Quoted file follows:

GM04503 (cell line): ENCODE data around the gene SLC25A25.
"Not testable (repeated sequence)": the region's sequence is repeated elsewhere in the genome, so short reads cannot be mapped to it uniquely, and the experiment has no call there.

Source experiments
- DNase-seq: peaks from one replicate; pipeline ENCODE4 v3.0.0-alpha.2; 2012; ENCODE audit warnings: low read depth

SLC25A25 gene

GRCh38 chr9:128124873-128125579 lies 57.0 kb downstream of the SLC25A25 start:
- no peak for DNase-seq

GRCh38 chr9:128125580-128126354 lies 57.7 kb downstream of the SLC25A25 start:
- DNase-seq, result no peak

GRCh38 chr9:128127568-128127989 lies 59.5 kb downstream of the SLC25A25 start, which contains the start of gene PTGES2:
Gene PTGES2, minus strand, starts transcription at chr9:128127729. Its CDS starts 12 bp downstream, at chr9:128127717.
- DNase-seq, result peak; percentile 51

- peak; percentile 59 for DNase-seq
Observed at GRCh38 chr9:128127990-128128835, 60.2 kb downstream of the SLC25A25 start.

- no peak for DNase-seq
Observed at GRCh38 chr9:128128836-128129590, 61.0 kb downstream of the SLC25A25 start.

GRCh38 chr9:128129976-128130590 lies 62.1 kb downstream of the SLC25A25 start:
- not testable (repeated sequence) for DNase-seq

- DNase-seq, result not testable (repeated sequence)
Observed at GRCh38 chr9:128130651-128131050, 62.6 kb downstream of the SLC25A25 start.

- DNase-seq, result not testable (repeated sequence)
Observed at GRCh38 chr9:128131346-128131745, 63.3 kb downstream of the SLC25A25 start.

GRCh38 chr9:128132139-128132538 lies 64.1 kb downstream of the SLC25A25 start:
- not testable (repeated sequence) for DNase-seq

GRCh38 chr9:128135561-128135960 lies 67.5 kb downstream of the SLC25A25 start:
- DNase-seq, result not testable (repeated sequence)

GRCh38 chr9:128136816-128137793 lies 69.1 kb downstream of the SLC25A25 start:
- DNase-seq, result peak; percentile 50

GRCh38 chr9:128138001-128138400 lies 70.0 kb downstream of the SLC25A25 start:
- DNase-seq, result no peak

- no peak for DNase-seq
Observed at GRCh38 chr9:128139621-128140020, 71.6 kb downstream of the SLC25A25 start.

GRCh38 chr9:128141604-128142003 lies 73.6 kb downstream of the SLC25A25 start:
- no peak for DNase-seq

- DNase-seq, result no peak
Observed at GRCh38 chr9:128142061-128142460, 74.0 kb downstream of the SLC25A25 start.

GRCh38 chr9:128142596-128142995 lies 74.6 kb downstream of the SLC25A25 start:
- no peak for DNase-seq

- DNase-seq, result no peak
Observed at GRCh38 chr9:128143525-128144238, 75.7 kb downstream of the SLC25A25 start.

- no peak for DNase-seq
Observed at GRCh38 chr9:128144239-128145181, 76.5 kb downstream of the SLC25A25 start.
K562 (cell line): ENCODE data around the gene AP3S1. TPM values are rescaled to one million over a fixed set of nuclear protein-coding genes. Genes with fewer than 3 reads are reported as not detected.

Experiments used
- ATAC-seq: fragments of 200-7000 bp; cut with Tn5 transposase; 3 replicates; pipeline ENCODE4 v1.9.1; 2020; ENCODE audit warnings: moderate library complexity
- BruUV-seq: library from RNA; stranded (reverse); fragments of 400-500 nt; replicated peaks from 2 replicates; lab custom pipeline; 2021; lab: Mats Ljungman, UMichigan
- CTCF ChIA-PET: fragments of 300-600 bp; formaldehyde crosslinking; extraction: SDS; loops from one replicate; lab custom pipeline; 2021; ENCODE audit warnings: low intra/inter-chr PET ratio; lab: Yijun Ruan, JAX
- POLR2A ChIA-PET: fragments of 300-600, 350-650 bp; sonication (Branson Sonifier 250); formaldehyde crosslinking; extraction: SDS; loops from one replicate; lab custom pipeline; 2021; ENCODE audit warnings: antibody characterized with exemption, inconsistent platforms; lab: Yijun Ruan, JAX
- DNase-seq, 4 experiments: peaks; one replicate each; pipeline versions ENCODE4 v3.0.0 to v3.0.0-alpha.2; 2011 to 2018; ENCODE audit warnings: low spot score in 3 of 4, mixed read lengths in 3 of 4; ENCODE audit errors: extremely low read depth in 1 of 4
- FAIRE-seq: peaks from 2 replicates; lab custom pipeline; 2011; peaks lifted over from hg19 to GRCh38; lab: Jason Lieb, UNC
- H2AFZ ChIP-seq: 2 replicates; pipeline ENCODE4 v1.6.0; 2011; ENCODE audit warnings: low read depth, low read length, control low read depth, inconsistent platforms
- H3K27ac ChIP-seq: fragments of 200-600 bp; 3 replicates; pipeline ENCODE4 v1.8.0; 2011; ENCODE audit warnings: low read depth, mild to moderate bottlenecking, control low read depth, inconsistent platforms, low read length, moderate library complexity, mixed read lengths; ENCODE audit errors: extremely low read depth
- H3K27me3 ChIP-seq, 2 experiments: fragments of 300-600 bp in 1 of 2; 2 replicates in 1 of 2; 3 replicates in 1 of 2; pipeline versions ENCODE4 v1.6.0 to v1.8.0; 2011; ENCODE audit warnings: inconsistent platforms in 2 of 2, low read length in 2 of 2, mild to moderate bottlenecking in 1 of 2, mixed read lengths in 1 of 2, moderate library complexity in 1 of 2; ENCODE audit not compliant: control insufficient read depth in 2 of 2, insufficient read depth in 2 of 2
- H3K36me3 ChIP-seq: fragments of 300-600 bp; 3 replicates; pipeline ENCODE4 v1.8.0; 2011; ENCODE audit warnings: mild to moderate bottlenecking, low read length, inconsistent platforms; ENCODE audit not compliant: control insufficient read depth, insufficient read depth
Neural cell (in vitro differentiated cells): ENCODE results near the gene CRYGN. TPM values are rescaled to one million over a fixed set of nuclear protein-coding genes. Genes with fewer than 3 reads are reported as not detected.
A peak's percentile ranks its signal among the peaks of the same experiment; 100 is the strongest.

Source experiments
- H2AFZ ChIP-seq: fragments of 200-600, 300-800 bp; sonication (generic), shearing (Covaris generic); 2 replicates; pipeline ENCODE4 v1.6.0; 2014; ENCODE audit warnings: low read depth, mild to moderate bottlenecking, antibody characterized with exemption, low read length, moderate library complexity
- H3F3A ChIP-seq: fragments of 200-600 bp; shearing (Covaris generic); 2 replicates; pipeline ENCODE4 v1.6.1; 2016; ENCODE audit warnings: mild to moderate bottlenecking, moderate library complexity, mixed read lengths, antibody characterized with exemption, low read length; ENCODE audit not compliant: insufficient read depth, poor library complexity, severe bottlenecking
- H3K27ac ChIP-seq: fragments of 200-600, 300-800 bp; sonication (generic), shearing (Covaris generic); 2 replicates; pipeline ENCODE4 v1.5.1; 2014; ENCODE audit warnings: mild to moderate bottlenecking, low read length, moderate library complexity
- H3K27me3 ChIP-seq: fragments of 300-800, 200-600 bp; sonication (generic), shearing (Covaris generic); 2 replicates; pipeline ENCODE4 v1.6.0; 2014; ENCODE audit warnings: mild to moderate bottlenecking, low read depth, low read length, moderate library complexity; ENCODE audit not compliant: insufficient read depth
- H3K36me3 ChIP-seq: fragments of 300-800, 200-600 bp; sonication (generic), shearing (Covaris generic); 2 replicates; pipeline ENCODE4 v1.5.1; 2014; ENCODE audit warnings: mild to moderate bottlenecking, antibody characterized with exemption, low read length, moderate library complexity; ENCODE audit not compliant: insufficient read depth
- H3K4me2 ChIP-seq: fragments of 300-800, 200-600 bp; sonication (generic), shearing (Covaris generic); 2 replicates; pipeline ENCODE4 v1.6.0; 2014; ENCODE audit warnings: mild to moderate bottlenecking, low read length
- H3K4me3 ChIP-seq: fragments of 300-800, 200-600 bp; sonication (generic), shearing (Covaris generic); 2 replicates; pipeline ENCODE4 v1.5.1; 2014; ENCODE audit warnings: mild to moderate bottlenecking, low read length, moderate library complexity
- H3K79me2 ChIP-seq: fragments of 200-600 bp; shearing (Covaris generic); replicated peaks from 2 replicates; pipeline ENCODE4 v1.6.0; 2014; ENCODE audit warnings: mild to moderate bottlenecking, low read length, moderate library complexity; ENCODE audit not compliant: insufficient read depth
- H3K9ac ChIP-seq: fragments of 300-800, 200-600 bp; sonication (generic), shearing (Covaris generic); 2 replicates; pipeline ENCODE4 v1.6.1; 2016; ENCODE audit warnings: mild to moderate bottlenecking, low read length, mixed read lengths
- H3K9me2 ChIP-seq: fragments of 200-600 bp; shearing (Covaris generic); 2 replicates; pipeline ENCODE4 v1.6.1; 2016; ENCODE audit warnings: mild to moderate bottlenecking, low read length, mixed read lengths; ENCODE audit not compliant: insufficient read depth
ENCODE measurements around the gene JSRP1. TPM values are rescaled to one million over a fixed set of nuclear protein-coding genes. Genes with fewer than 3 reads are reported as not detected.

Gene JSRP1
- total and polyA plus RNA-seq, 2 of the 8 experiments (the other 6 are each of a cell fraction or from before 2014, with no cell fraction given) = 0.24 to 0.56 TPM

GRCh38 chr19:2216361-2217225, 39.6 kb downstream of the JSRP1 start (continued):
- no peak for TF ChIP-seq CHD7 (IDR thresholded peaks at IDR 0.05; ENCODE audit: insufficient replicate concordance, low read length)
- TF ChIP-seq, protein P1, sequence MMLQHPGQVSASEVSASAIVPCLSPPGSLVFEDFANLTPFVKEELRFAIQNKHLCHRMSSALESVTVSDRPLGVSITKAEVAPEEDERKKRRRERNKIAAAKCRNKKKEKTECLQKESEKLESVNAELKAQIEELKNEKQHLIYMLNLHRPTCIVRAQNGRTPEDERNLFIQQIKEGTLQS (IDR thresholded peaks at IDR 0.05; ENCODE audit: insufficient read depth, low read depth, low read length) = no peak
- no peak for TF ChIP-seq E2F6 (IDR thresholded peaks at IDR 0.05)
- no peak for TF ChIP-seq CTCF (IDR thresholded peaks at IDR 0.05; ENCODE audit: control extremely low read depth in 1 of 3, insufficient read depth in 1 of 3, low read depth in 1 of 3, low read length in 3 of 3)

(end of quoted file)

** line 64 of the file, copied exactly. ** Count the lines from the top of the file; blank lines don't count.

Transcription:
- H3K4me3 ChIP-seq: fragments of 300-800, 200-600 bp; sonication (generic), shearing (Covaris generic); 2 replicates; pipeline ENCODE4 v1.5.1; 2014; ENCODE audit warnings: mild to moderate bottlenecking, low read length, moderate library complexity